Even now, the report explained, the STA database is being run by two foreign companies.
WND Founder Joseph Farah described two years ago the problems that followed when hackers breached U.S. government databases and got the names, addresses and Social Security numbers of 22 million current and former federal workers.
He described it as a cyber attack of Pearl Harbor proportions.
The incident, he said, exposed “to foreign enemies, terrorists and criminals a treasure trove of information that has compromised national security in ways that may not be completely understood for decades to come.”
Then, he wrote, Congress investigated the Obama administration scandal, and, “Officials from the Office of Personnel Management, the Office of Management and Budget and Department of Homeland Security all refused to testify.”
“It’s almost as shocking as the administration’s negligence in permitting the cyber-attack in the first place. It’s a cover-up, plain and simple. It’s stonewalling on a scale that puts Richard Nixon and Bill Clinton to shame,” he wrote.
The issue of computer breaches, or hacks has played huge role in American politics lately.
After the data breaches that revealed secret Democratic National Committee emails during the 2016 presidential election, Democrats have been on a virtually nonstop campaign claiming Russian intervention in the political process on behalf of President Donald Trump.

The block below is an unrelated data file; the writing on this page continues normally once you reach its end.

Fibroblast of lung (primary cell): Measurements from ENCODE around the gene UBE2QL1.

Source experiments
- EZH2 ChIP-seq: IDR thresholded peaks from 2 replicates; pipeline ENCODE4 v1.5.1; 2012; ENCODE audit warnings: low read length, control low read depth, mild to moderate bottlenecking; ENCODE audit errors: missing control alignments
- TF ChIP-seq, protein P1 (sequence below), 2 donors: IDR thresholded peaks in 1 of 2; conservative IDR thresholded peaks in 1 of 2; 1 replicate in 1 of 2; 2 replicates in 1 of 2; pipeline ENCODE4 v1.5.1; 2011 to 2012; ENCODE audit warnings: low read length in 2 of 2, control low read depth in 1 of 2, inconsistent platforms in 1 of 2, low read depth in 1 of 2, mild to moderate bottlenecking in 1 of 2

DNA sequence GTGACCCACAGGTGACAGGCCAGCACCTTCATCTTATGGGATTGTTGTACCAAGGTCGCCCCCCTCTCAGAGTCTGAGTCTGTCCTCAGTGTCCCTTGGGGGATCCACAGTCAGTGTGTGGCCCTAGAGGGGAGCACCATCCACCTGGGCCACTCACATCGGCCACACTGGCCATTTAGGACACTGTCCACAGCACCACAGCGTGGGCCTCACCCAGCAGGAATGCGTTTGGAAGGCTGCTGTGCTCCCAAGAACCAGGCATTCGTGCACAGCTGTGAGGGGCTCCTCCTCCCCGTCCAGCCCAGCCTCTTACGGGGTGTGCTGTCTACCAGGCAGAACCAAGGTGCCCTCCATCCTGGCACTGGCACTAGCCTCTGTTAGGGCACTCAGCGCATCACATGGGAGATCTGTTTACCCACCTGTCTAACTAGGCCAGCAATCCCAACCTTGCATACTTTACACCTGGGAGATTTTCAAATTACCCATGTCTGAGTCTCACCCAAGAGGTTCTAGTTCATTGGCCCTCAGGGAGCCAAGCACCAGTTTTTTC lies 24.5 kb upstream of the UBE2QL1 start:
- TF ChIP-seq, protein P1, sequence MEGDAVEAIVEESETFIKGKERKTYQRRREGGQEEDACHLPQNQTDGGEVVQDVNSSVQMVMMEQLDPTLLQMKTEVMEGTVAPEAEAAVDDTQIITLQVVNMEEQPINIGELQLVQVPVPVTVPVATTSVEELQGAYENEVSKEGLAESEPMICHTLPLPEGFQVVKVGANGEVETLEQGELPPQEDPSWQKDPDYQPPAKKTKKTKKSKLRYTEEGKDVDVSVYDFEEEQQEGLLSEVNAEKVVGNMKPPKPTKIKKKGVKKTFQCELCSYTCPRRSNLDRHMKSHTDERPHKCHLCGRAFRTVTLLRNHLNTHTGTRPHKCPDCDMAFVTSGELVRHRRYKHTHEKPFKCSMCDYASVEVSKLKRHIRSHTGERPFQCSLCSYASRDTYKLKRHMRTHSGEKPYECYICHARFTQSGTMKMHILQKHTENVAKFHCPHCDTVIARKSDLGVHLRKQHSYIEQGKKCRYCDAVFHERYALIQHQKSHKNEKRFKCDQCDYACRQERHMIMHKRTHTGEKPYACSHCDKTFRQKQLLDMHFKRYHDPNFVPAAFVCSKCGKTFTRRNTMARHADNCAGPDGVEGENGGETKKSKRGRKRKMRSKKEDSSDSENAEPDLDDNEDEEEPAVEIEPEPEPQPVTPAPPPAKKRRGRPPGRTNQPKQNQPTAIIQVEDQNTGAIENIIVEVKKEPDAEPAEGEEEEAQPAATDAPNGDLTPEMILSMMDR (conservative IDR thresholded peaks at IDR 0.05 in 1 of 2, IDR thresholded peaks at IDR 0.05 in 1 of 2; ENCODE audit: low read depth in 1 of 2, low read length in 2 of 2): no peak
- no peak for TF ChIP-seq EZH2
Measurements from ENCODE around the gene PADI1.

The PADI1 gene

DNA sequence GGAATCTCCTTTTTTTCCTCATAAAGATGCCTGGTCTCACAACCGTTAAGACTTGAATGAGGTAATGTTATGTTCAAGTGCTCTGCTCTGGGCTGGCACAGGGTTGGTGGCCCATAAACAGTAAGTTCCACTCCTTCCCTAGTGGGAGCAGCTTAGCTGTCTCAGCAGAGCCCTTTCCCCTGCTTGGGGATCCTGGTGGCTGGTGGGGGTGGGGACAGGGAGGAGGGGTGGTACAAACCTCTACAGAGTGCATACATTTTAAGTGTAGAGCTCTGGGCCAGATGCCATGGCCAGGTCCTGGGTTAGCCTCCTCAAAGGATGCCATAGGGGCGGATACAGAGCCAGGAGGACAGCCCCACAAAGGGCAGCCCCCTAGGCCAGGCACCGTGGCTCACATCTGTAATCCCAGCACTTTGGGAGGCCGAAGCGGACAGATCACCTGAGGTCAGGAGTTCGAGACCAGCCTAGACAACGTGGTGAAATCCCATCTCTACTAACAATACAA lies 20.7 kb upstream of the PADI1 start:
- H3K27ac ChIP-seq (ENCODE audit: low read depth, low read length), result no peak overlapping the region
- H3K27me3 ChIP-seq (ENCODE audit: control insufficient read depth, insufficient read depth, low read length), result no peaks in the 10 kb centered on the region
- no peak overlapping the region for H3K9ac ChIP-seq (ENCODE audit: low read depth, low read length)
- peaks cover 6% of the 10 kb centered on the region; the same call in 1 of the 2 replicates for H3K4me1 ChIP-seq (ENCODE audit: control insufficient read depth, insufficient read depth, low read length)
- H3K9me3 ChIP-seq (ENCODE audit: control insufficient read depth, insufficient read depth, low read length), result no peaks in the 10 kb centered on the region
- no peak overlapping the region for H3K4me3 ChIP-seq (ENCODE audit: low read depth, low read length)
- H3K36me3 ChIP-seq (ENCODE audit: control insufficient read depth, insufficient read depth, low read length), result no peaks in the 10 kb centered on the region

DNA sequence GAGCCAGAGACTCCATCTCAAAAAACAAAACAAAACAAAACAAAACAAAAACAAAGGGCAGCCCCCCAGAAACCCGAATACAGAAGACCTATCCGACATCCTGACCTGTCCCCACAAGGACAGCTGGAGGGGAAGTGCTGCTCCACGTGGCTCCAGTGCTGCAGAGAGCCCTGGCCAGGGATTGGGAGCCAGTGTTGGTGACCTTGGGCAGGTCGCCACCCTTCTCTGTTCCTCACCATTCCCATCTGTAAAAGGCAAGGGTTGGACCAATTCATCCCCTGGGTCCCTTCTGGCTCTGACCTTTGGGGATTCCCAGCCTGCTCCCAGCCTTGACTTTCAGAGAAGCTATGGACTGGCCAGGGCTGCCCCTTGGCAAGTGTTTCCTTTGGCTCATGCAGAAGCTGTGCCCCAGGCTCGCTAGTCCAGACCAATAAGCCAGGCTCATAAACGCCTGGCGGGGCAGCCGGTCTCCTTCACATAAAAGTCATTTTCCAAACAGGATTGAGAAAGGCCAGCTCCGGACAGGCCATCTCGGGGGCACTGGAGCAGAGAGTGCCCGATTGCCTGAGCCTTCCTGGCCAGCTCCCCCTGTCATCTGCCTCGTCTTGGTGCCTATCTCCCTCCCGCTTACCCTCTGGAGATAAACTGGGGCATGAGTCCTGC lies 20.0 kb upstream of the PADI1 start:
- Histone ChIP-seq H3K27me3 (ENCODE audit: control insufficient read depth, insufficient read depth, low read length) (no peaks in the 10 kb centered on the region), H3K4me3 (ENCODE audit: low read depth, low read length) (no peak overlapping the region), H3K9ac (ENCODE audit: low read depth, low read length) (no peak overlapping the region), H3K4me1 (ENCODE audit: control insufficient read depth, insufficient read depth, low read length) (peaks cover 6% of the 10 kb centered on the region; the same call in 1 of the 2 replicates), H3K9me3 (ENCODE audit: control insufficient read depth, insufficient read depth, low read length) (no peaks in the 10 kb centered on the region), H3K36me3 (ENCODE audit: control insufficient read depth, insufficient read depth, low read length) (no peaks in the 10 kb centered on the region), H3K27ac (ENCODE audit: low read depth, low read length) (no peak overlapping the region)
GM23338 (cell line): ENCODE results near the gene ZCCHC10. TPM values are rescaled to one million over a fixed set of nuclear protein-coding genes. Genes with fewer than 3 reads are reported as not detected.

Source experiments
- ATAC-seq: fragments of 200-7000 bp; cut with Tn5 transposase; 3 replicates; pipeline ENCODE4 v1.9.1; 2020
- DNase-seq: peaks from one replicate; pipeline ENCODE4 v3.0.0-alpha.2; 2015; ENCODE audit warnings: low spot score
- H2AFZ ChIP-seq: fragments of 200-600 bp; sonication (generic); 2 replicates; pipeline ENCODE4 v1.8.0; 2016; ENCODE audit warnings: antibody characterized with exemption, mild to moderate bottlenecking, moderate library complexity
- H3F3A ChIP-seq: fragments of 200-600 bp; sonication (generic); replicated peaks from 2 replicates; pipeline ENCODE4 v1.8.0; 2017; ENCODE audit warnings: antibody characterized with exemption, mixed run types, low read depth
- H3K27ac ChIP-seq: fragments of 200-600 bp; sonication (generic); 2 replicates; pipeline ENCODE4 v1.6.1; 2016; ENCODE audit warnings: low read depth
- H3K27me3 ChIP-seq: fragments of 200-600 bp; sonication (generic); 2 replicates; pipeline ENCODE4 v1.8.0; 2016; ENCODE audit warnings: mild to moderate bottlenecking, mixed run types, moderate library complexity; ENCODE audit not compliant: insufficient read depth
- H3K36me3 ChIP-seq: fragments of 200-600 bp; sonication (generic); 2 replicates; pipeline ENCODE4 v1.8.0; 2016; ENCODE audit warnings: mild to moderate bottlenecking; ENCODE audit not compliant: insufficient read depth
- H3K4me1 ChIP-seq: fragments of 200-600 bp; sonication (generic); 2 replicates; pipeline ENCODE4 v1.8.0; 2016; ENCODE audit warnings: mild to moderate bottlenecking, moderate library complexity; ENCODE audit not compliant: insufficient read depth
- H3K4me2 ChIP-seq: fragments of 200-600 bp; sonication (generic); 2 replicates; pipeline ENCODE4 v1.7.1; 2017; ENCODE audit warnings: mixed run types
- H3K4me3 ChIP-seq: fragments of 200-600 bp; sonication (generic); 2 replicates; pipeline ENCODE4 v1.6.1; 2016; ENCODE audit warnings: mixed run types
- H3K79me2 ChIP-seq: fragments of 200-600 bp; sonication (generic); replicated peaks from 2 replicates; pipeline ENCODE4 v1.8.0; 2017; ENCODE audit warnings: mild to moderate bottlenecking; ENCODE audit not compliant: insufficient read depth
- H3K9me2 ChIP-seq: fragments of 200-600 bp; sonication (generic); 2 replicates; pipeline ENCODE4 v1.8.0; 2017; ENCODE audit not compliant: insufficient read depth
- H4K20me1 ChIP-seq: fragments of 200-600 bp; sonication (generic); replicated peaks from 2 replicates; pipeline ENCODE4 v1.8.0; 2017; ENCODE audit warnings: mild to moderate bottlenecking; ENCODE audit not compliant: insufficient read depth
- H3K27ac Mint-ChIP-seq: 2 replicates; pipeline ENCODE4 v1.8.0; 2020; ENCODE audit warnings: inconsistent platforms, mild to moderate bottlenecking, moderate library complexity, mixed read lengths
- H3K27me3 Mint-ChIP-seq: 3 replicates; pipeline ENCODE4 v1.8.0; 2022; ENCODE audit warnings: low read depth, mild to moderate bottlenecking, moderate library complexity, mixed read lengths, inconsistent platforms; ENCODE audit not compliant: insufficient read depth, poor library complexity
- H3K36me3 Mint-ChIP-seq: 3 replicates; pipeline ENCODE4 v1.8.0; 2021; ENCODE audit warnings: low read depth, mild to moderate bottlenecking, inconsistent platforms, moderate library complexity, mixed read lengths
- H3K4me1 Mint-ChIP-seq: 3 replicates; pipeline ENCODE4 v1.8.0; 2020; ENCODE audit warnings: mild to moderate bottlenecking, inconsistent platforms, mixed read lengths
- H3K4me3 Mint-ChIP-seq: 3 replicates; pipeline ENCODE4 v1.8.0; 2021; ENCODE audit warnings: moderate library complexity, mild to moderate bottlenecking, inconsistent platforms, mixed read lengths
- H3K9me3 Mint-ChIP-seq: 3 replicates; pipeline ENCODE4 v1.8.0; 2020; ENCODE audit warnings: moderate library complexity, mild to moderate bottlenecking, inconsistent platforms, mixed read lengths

They’ve also been fighting off allegations of breaches inside the halls of Congress.
Just recently, former DNC chief Debbie Wasserman Schultz agreed to cooperate with investigators who wanted to access her laptop as part of a criminal investigation into suspected hacking.
Not only had Wasserman Schultz refused for months to give investigators permission to inspect the contents of the laptop, she publicly threatened the chief of the Capitol police, telling him during a May hearing there would be “consequences” if he did not return the item to her.
Investigators reportedly were prevented from looking at the contents of the laptop without her permission by the Constitution’s “Speech and Debate” clause, which “bars law enforcement from interfering in lawmakers’ official congressional business,” and which “was designed to keep law enforcement from targeting lawmakers for their political views or legislative work.”
WND also reported just last year that beyond the walls of government, at least 500 million user accounts were hacked at Yahoo.
The stunning admission revealed more than half-a-billion user account credentials were stolen by the breach at Yahoo, including users’ email addresses, birth dates, passwords and some security questions. Even more troubling to some experts is how long the hack played out.
“Whoever it was was lurking around in their system since 2014, which is an inordinately long period of time, usually someone is in about 201 days and there start to be indications that they’re in there. In this case, Yahoo didn’t even find out until they were notified by somebody else,” said IDT911 Founder and Chairman Adam Levin.
Multiple other companies have experience data breaches as well.